On a rainy afternoon in August, Valerie Jarrett, April Ryan, Alicia Garza and the Rev. Dr. Renita Weems—truth-tellers, as I refer to them—descended on Lola’s in Martha’s Vineyard to discuss the intersections of race, gender and power in America. And given the urgency of the current moment, these phenomenal black women drove a deeply felt discussion about how black women, despite sexism, racism and inequitable access to power in America, continue to rise.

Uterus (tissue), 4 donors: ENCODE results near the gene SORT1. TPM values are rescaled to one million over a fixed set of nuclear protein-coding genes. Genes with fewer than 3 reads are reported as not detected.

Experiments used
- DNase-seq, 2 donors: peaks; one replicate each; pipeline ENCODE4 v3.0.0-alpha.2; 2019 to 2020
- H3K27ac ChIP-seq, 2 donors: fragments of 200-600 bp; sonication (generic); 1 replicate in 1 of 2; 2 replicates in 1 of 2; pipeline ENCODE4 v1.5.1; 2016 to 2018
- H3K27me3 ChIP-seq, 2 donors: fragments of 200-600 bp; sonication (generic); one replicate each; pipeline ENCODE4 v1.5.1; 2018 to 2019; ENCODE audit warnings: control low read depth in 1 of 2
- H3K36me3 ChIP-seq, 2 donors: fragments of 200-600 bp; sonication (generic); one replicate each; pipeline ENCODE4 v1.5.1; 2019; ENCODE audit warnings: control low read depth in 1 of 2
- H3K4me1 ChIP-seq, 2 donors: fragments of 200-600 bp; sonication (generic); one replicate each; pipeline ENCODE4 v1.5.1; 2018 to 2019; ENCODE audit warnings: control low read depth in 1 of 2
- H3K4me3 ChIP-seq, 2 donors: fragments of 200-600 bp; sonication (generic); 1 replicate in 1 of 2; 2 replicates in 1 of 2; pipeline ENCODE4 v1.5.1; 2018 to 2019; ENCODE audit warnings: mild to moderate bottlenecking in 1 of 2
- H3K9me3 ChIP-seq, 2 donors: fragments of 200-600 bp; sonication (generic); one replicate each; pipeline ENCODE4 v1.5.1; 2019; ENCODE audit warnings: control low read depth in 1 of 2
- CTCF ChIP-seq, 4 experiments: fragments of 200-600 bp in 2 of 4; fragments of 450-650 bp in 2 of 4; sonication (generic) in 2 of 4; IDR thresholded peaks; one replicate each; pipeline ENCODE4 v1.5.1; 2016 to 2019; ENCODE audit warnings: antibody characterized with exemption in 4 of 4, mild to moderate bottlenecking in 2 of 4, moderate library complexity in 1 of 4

The conversation reminded me of conversations I used to listen to between my mother, grandmother and great-grandmother. You know: lady conversations. Black lady conversations. A lot of mmm hmms, hand claps and head nods. Black women don’t always have the space to talk about our lived experience or the privilege to recount our shared experiences in the context of current events. Listening to them was centering, and it felt like home.This article was originally published in The Root.